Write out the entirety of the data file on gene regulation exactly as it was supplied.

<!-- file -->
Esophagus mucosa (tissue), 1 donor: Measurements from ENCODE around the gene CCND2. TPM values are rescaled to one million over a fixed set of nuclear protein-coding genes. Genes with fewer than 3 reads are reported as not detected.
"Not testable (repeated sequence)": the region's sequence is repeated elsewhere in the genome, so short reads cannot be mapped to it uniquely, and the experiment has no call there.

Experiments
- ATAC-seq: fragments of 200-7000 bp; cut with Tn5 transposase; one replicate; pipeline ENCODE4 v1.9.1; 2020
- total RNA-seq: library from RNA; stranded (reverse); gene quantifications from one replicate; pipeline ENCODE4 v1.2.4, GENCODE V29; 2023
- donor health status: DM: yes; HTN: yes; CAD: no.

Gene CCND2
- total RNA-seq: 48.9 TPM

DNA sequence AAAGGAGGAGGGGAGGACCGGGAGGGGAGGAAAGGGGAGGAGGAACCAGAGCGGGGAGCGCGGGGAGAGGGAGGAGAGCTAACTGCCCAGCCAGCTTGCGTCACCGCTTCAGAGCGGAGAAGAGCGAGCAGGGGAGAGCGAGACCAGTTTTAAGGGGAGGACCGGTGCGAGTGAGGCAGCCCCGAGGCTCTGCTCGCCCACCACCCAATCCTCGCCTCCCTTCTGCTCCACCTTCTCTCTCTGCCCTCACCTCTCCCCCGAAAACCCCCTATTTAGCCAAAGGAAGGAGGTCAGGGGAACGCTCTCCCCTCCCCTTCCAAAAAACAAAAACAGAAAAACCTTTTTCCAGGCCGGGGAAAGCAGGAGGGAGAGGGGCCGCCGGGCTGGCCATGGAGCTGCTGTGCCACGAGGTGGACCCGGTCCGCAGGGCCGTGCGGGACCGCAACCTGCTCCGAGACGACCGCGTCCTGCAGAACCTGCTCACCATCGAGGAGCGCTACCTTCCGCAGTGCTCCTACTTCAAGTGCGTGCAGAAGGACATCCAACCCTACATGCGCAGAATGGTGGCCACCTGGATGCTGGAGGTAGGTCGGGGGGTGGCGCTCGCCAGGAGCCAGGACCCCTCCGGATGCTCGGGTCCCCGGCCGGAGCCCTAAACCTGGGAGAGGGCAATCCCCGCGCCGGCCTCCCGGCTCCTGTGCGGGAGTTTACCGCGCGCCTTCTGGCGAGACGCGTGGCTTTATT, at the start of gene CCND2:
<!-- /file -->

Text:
Esophagus mucosa (tissue), 1 donor: Measurements from ENCODE around the gene CCND2. TPM values are rescaled to one million over a fixed set of nuclear protein-coding genes. Genes with fewer than 3 reads are reported as not detected.
"Not testable (repeated sequence)": the region's sequence is repeated elsewhere in the genome, so short reads cannot be mapped to it uniquely, and the experiment has no call there.

Experiments
- ATAC-seq: fragments of 200-7000 bp; cut with Tn5 transposase; one replicate; pipeline ENCODE4 v1.9.1; 2020
- total RNA-seq: library from RNA; stranded (reverse); gene quantifications from one replicate; pipeline ENCODE4 v1.2.4, GENCODE V29; 2023
- donor health status: DM: yes; HTN: yes; CAD: no.

Gene CCND2
- total RNA-seq: 48.9 TPM

DNA sequence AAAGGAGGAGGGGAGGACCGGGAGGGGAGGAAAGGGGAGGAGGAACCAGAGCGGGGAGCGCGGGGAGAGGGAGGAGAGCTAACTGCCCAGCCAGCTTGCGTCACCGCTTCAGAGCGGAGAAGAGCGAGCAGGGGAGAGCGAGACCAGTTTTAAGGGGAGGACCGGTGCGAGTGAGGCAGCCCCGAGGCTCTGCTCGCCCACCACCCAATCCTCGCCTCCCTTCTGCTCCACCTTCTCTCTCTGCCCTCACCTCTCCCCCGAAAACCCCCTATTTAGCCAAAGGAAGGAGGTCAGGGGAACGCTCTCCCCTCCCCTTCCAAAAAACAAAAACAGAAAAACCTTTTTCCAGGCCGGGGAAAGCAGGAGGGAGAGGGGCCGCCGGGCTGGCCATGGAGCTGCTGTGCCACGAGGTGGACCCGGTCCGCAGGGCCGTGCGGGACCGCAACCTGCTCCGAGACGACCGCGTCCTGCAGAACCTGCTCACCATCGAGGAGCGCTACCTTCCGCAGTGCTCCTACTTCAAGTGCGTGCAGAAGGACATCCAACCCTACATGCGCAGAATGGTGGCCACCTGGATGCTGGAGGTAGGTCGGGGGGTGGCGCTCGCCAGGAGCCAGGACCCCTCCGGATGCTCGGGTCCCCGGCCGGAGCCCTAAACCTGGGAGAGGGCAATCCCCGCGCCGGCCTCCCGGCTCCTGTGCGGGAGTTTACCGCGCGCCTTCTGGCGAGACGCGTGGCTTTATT, at the start of gene CCND2: